Spelling is the best! That's what I tell my students anyway in an effort to brainwash them. I also throw in things like, "The reading comprehension test will be so much fun; I can't wait!" or "Sentences! Who's ready to write?!" I follow this with clapping and cheering. I even tell them I'm their favorite teacher. I think some of them are even falling for that one. SO, instead of a class of moans and groans, I pull out a spelling test and get cheers!
How do I really feel? Spelling tests are for the birds. I am a B-O-R-N speller. It was always my favorite subject because I rocked at it! I made jaws drop at 8-years-old when I spelled "Atchafalaya ~ A-T-C-H-A-F-A-L-A-Y-A" at my grandparent's house when the adults were all scratching their heads. I (((HEART))) spelling! My brother, however, hated it. It was the worst part of homework...studying spelling. Pencils flew, fists slammed, tears erupted. He is dyslexic. After years and years and years of typical spelling tests and nights and nights and nights of studying, all of that hard work and all of those tears....he still can't spell. He can't spell my name. I am A.D. He's intelligent, a talented song writer, and has a hilarious wit, but he can't spell. No one ever taught him since every teacher who taught him did so in the typical weekly list, memorize, regurgitate format. It doesn't work. You can't teach a child who struggles with letters and words that the letter "Y" says /y/ as in yarn all through Kindergarten, then teach them when they read that it doesn't always say that. When it is at the end of a short word, it says /I/ as in fly, but when it is at the end of word with more than one syllable it says /i/ as in party. We expect them to get this understanding with no explanation whatsoever. If your school is using a spelling list that is not teaching rules and sounds, you need to find a way to provide that knowledge to them.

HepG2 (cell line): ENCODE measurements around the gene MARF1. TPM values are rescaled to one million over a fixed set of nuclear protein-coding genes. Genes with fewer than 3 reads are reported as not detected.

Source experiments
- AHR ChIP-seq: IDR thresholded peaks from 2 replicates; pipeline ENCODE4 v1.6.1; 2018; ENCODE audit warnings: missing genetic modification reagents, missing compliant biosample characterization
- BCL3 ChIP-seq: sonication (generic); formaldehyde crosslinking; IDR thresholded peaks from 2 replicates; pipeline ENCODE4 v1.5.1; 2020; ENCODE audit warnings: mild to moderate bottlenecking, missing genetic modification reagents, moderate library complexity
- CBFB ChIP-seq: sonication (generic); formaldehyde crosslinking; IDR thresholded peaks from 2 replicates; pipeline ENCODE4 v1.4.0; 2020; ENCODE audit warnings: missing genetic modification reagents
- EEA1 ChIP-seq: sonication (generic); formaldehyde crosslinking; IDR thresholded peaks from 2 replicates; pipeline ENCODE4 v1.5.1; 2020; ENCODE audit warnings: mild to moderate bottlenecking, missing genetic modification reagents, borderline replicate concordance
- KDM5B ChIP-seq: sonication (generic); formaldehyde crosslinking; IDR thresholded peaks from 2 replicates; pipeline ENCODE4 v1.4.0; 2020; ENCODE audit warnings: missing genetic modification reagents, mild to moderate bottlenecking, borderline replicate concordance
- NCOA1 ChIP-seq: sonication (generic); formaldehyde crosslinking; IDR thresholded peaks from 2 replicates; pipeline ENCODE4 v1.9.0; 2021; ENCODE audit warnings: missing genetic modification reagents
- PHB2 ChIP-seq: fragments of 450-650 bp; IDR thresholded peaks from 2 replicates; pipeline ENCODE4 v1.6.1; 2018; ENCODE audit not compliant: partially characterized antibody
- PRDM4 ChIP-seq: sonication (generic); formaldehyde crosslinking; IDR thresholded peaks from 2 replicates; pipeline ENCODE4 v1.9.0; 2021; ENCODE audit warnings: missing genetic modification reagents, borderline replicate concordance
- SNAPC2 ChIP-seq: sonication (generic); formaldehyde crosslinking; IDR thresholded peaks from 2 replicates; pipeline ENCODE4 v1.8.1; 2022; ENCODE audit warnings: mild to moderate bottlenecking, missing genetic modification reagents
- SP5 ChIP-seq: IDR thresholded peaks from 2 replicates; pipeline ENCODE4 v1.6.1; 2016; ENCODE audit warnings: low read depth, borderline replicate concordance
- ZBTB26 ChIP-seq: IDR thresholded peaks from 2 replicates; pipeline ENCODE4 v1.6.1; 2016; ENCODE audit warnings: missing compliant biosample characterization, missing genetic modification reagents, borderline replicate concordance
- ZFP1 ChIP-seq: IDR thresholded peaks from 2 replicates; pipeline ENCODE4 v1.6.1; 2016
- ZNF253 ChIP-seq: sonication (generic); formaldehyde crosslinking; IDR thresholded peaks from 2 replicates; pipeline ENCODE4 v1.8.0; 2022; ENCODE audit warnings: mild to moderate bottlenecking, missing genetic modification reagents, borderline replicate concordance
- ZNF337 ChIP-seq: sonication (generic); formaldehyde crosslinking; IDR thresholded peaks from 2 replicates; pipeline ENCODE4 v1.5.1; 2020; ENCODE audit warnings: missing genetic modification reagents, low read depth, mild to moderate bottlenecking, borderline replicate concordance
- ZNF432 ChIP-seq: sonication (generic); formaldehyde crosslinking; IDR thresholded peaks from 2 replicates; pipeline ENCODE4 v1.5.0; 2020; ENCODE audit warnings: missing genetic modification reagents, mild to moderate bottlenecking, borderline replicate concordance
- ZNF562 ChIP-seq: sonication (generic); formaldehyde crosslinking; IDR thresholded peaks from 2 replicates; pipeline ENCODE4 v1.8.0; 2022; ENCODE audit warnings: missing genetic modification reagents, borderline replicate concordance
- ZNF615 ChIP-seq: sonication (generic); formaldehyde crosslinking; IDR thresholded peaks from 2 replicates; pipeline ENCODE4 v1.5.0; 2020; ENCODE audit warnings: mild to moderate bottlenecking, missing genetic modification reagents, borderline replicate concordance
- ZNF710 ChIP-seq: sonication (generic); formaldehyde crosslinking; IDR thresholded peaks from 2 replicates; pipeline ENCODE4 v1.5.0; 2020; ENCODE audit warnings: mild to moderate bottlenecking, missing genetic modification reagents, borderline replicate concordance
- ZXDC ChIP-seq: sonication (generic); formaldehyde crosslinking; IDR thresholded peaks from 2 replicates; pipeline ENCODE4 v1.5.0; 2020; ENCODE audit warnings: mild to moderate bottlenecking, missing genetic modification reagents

I currently teach using the Spalding method which is an Orton Gillingham based method of teaching spelling. This is a phonics based, multisensory approach to teaching. Project Read and Barton are other popular programs that are OG based among others. I believe this method is essential to teaching children, especially those with learning disabilities, to spell. The first year I used the Spalding method, I taught 2nd grade. I reviewed rules of spelling and phonograms (units of sound) all week. On Friday, I called out ten words that followed the rules and phonograms. Students were graded on how well they spelled those words. They learned. They applied. They never studied a spelling list. There was no spelling list. Now, I teach fourth grade, and I do have a spelling list, but each word has rules and phonograms that are identified and reviewed each week. There should never be a kid memorizing letters, only sounds that make up the word. If you want more help with spelling, see my blog post about spelling. Comment with questions if needed! I'm happy to help.